• But it's his previous column, in August, in which Jon compares and contrasts Armstrong to recently deceased Yankees' boss George Steinbrenner and found him wanting, that's the real kicker. Apparently Armstrong didn't like Randy Johnson much. Apparently that's part of the reason RJ was gone midway through the '98 season. Then Jon includes a sidenote about the aftermath of one of the most depressing M's games ever—the final game of the 2001 season, when the M's, after winning 116 of 162, were unceremoniously shown the door by the Yankees in five games in the ALCS. I've written about it before. Here's what Jon has to say: ”After the M's lost Game 5, I saw Armstrong, with a wide-eyed smile unbefitting a team executive whose team had just seen their dream season end in bitter disappointment, chatting up a security guard in the bowels of Yankee Stadium. I waited until their conversation ended and then asked the guard what Armstrong had been so happy about. He replied, “He said to make sure and beat Randy Johnson and the Diamondbacks in the World Series.” Holy crap. I can't even imagine. The Yankees are the M's were fierce rivals at the time. From '95 to '97 we kind of owned them, but from '98 on it was all them. They'd beaten us in the 2000 ALCS (in six games) and now in the 2001 ALCS (in five excruciating games). And this idiot, who actually runs our team, wished them well? Make sure you send your letters. “Dear Beanhead” is always a good beginning.
  • Bill James finally comes out on the steroids scandal. With a great deal of common sense, and taking into account the great American personality, he says: Babe Ruth would've done it, too. The Babe brokes the rules. That's who he was. You can prosecute Barry Bonds and Roger Clemens all you want but... is it really worth it? My favorite lines in the piece: “It is a very American thing, that we don't believe too much in obeying the rules. We are not a nation of Hall Monitors; we are a nation that tortures Hall Monitors.”
  • This is one of the lamest defenses of lameness I’ve ever read. Fred Fox, Jr., the writer of that “Happy Days” episode where Fonzie jumps the shark, claims the show didn’t “jump the shark” on his watch because…wait for it… it went on for six more seasons! And it was in the top 25 for five of them. So it didn't jump the shark because popular = good. Dude's been in the sun too long. Or L.A. Or both.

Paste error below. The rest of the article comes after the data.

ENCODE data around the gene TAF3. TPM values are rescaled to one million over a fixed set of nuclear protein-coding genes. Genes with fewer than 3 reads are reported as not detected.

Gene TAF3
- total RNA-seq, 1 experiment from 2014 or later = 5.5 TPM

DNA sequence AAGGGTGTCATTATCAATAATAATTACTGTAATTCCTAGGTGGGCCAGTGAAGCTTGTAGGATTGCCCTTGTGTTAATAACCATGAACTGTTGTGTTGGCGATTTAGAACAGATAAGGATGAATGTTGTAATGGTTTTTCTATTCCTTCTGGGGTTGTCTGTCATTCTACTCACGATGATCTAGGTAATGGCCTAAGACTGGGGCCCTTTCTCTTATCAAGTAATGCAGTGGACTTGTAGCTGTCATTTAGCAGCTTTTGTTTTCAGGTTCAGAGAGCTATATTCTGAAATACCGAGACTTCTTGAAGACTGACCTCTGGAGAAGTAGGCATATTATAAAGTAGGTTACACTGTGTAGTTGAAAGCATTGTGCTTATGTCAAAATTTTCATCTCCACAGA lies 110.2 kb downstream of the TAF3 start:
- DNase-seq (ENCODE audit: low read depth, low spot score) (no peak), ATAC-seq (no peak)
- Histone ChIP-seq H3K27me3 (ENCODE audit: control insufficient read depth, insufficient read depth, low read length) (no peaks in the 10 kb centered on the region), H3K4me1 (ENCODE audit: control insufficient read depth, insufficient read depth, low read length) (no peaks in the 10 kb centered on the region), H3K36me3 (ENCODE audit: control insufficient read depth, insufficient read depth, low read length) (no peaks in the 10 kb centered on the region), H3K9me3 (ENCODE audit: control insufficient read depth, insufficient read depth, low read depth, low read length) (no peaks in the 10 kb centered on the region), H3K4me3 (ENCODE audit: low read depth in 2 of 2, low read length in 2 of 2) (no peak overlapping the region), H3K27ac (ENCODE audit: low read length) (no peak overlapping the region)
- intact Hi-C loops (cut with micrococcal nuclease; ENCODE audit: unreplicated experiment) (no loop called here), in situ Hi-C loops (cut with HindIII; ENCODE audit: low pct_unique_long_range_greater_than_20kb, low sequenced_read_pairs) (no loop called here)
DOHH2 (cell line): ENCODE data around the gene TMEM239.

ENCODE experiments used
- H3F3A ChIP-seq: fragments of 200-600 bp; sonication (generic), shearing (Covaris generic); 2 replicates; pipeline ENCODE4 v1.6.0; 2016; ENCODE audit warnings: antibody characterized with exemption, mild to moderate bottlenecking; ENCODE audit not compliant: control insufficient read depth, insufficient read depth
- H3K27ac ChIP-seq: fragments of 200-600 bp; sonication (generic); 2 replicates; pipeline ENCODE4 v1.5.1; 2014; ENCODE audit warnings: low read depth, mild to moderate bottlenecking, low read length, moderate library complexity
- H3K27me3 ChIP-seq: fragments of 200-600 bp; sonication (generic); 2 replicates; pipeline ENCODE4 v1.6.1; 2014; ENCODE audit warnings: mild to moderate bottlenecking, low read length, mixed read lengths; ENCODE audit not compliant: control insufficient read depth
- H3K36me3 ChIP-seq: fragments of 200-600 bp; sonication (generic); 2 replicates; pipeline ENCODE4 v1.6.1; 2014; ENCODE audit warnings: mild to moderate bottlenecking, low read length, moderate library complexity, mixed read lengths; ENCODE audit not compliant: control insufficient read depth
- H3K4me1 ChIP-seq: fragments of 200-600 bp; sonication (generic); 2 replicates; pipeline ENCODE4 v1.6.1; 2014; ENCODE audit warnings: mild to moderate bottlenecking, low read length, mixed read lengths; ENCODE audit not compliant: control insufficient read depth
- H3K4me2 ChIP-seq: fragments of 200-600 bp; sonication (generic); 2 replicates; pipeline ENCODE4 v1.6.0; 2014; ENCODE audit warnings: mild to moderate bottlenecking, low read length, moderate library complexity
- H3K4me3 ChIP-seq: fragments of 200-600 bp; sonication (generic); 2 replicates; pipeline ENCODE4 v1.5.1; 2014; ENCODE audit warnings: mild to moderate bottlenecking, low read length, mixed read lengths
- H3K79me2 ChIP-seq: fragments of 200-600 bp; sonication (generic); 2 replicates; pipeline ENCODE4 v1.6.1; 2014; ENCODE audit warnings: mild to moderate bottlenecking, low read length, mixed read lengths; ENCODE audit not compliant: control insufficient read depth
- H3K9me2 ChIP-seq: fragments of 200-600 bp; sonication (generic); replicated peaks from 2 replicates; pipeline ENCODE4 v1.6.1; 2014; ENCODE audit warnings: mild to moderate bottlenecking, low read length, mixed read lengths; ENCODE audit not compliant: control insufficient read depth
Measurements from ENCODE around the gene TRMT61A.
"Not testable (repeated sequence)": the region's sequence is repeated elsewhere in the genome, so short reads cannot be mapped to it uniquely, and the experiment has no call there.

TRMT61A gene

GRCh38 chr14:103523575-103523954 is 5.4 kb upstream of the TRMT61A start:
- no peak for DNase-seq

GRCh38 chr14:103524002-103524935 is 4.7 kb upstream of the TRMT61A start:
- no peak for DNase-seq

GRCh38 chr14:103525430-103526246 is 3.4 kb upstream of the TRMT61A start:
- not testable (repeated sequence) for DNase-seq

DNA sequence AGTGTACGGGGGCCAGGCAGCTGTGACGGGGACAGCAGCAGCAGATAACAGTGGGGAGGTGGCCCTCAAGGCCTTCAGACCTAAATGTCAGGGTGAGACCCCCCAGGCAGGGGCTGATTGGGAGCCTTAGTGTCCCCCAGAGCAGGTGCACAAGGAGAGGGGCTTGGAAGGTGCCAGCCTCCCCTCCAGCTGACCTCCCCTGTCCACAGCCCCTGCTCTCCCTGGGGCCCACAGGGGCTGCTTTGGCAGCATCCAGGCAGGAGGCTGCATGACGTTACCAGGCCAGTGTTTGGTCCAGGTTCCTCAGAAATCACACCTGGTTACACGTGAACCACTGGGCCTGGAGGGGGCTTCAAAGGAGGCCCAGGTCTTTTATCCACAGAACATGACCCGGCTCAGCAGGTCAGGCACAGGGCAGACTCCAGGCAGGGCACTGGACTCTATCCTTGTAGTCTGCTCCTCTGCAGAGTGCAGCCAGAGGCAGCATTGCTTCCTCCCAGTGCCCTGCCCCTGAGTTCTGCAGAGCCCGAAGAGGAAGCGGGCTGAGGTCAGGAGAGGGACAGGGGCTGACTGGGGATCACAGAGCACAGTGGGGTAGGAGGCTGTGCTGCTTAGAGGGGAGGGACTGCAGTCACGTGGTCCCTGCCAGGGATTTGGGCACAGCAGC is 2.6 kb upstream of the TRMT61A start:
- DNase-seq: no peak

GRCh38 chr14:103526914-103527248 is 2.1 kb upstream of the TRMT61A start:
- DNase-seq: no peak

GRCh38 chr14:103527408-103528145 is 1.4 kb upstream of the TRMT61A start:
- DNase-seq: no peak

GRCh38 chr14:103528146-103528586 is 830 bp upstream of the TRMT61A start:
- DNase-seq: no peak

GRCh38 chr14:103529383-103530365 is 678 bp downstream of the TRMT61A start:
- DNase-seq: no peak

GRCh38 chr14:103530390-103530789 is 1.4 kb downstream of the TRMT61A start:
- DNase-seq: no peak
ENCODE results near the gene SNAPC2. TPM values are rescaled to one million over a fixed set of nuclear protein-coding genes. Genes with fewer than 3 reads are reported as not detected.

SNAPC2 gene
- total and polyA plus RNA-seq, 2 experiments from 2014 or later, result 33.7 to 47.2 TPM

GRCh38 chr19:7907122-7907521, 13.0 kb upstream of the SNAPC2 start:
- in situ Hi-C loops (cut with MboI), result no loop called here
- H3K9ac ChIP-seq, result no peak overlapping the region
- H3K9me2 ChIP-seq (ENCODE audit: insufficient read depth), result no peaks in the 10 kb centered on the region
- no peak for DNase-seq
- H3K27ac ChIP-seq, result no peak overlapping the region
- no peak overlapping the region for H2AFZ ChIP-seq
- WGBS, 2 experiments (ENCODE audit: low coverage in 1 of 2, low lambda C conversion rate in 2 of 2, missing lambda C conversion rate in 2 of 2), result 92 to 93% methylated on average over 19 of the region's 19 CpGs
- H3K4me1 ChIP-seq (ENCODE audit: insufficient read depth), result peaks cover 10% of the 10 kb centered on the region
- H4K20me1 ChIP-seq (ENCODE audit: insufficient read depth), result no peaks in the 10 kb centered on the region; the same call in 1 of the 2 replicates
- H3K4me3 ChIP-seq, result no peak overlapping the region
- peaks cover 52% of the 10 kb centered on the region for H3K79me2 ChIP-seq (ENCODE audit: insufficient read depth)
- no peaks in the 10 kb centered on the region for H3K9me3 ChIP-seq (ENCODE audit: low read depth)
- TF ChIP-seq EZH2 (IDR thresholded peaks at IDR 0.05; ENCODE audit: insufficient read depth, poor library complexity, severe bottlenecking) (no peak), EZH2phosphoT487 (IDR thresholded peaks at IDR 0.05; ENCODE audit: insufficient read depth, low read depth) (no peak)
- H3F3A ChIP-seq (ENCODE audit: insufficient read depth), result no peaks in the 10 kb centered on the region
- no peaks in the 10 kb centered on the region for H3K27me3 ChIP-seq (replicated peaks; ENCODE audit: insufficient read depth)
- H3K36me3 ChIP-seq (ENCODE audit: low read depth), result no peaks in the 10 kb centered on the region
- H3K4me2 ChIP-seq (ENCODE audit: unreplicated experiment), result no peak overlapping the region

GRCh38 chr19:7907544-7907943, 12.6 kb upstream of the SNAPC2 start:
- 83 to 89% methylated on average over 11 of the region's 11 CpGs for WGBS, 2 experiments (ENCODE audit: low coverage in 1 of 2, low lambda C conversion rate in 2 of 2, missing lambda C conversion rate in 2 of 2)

• R.I.P., Kevin McCarthy. You'll always be Dr. Miles J. Bennell to me. (Or Victor Eugene Scrimshaw.)
  • R.I.P., Harold Gould. You'll always be Kid Twist to me. (Or Rhoda's debonair dad.)
  • R.E.P., Claude Chabrol. I need to see more of your movies. Or—yikes—one of them? Bad movie critic, bad movie critic.
  • R.I.P. Don Quixote? Eight years ago I reviewed the documentary, “Lost in La Mancha,” about Terry Gilliam's failed attempt to make a Don Quixote story, and about why his attempt to make a Don Quixote story failed—when directors such as Coppola and Herzog, beset by their own on-set disasters, succeeded. Well, apparently Gilliam's at it again. Not at making the movie; at failing to make the movie. Warning: not the best writing. The Independent should be better than that, shouldn't it?
  • Finally, what's wrong with the ad below—which I first saw on Rotten Tomatoes—besides the call-out to an “On-Set Cat Fight!” starring apparently Betty White? Yeah, names and faces. The faces have a kind of symmetry—mothers flanking daughters, with grandma caught in the middle—but since billing is set in stone (or contracts), I'd order the faces to match the billing. Because this just looks weird.

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Posted at 07:12 AM on Thu. Sep 16, 2010 in category Lancelot Links  

COMMENTS

Mister B wrote:

Regarding bullet point #2, I'm reminded yet again of Jon Stewart's comment about the mainstream media acting like kids playing beehive soccer.

Regarding Randy Johnson, I don't think it's relevant what Armstrong thought about Randy Johnson. Somewhere on a hard drive or floppy disk somewhere, I have a copy of an Arizona Republic article written during the offseason between 1995 and 1996. In the article, Randy told the writer, "As soon as you guys get your team, I'm coming down there."

Also, his agent didn't want the M's to pick up his option for 1998 since, I believe, the M's weren't going to pay him "Maddux Money" as a long-term extension.

So Randy takes the mound in 1998, fairly distracted and still PO'ed about the perceived slighting by the M's from way back in late 1992 when his dad died and the M's didn't sufficiently acknowledge the tragedy.

He gets traded to Houston, goes 10-1, but doesn't help get the Astros out of the first round. Then he turns down $33 million over three years (Maddux Money) to stay in Houston -- in a pitcher's park, with a contending team, to play for an expansion team (albeit one with a higher-than-average payroll for an expansion team) -- because it's close to his offseason home.

Plus, I tend to think we did OK on the trade, so if I were Armstrong, I -- to use the current vernacular -- wouldn't be hatin' on Randy.

Of course, if it's Armstrong's fault that the M's didn't do enough to offer their condolences to Randy on the loss of his father, then, sure Chuckie screwed up again. :)
Comment posted on Sat. Sep 18, 2010 at 01:43 AM

Erik wrote:

Here's the problem with Armstrong, Mike: He made it personal when he shouldn't have (with Randy) and he didn't make it personal when he should have (with the Yankees).

In this way he's not representative of the team he represents.
Comment posted on Tue. Sep 21, 2010 at 09:16 AM

Mister B wrote:

I agree with you on both counts. I think I have an idea why Armstrong still has the job with the M's and, if I'm right, that's unfortunate. :)

I do wish the majority owner were more of a baseball guy than he appears to be.
Comment posted on Tue. Sep 21, 2010 at 10:34 AM

Erik wrote:

Why does Armstrong still have a job with the M's?
Comment posted on Tue. Sep 21, 2010 at 10:36 AM